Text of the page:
I was fortunate to participate in a feminist capacity-building course in Nepal organized by SANGAT (South Asian Network for Gender Activists and Trainers). We were 35 women representing 33 nongovernmental organizations working for gender justice, sustainable livelihood, and human rights. We were 23 to 63 years of age, widows, single mothers, engaged, newly married, divorced, handicapped, from different religions or atheists.
Rubbing shoulders and sharing rooms with Muslim, Hindu, Buddhist and atheist participants, one got a sense of a strong interfaith community. We gathered together for a common mission: to remedy the needs of the world. Our slogan: "Another world is possible."
I was amazed by the commitment, courage and determination of the participants. I interviewed a few married women below the age of 35.
When I asked a Muslim woman whether she had to ask her husband's permission to come to Nepal to participate in this course, she replied, "After weighing the pros and cons and consulting my husband, I made a decision. It is not a matter of permission, but of information."
I promptly asked, "But did your husband support your decision?"
She replied, "He started giving all sorts of excuses, like: 'Who will look after the baby? You better take her along with you,' to which I responded, 'I am ready to do so, provided you prepare her passport, book a separate room for me to be with the baby at the resort and pay one month's board and lodging for two of us and a baby sitter.'
"Upon hearing my bold response, he decided to invite his sister to look after the baby and cook for him. Though he was not ready to send me for this course, I was determined and made my own decision. Remember, freedom is taken, not given."
When I asked a Buddhist woman, who had left her 2-year-old at home, whether she asked for permission, she replied, "I simply declared my decision to entrust my baby to my mother-in-law and husband and go to Nepal."
She laughed and said, "Today, the world has gone so ahead. What are you talking about, asking for permission? I am not a child, but an adult. Each one has to live their lives with full responsibility. It is easier to ask pardon than permission."
I reflected upon these married women who in spite of strong patriarchal control could forge ahead with bold decisions. I wondered why some women religious allow themselves to be controlled by community norms and guidelines, which actually are meant to facilitate freedom and growth. We hear that "for freedom Christ has set us free." Why are some sisters tied down to asking for childish permissions?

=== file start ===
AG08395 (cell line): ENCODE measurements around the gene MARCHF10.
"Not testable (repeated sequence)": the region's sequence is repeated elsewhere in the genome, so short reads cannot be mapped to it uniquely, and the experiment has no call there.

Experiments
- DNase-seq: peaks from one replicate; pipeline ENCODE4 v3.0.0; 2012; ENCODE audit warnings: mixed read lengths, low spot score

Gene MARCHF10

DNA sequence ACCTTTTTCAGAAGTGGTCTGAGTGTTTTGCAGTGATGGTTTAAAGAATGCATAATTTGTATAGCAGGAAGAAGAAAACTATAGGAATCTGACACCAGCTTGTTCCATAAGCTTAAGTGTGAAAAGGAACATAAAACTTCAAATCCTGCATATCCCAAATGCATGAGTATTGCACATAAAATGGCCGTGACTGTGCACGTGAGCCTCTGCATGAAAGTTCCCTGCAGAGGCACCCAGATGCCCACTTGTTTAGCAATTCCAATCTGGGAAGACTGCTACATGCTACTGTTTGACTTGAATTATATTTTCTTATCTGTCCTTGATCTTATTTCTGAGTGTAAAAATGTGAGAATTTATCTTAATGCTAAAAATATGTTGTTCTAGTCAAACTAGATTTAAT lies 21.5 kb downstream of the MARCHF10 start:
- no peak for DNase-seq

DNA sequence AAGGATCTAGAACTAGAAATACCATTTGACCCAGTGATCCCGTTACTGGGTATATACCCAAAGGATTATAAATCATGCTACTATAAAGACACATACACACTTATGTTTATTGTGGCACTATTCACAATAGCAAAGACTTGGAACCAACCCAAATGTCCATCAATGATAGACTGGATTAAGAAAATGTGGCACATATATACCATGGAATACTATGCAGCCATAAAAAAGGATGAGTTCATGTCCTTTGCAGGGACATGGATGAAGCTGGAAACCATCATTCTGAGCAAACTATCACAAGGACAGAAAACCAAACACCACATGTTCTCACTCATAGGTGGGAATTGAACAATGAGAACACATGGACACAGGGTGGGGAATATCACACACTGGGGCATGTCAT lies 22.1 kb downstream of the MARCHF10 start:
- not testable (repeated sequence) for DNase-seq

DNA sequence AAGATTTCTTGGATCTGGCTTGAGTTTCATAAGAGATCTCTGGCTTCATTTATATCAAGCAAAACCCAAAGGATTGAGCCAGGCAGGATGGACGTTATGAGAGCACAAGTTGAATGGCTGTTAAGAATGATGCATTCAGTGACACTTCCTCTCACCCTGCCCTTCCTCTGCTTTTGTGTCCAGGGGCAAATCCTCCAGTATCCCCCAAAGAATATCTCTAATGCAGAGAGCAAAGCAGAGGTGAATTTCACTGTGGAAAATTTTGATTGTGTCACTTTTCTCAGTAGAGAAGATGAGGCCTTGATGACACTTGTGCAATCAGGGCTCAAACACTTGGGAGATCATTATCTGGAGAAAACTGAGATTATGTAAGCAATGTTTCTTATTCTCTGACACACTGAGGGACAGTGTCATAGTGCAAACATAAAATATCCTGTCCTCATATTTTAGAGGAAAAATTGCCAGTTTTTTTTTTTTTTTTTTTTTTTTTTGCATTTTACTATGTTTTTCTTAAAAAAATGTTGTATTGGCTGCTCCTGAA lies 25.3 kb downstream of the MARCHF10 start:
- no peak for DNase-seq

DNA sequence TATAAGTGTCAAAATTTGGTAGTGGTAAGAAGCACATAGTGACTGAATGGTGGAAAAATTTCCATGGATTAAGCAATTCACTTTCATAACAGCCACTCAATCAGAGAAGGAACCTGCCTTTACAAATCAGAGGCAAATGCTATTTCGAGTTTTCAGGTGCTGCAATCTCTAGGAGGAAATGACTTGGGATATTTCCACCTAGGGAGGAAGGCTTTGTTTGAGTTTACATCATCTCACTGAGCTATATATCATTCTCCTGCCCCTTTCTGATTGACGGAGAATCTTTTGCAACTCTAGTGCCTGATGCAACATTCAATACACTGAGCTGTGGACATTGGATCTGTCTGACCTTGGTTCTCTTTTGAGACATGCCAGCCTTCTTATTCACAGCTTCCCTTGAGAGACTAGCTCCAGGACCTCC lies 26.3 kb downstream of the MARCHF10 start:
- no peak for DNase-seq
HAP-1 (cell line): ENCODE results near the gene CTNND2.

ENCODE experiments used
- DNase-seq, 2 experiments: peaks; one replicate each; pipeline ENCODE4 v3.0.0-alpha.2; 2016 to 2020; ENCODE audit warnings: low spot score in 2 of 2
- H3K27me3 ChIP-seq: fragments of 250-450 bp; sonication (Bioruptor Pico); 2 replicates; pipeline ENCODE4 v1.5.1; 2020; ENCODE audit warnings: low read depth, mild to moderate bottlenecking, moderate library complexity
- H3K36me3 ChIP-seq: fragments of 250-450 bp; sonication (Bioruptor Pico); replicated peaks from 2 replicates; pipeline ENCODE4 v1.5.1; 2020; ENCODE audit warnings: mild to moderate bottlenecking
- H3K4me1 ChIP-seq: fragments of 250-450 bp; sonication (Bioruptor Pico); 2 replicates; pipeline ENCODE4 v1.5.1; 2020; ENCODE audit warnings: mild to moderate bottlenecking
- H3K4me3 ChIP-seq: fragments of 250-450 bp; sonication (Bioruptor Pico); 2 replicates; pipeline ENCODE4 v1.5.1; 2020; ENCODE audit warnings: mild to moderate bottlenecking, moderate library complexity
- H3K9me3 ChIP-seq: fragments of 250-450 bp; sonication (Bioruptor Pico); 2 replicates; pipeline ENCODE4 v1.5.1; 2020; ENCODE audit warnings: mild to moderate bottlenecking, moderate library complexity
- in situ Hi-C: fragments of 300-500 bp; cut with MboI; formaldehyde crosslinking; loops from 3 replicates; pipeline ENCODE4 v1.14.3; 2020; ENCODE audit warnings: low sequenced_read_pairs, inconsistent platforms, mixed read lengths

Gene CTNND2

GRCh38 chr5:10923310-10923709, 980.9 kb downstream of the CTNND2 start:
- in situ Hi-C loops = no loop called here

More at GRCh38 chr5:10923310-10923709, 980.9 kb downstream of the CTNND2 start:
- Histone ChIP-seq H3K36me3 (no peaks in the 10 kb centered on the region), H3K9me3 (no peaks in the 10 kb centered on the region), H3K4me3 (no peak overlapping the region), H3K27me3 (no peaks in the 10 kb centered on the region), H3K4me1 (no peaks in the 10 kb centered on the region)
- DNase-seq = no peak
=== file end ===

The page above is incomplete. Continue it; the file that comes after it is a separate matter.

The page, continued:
We need to build religious communities that provide opportunities for sisters to identify their dreams, share their views and articulate their difficulties. If sisters are encouraged to trust themselves, they will breathe freely, mature, and become able to make decisions that impact the larger human and planetary community — and bear the consequences.
Once religious communities awaken to a full knowledge of their capabilities, they will contribute to the process of systemic change for social transformation and play a vital role in building a planetary community of freedom, equality, justice and peace.
To live out our ecological vocation as a community of life, we must commit radically to Mother Earth and all her creatures. Religious community is basically for common mission; an inward-looking community betrays the reason for its existence.
[Margaret Gonsalves belongs to the Sisters for Christian Community, Washington D.C. (WEB Region). She is the founding president of ANNAI Charitable Trust and networks with various newly founded women religious congregations for the empowerment of tribal/indigenous girls, including religious women.]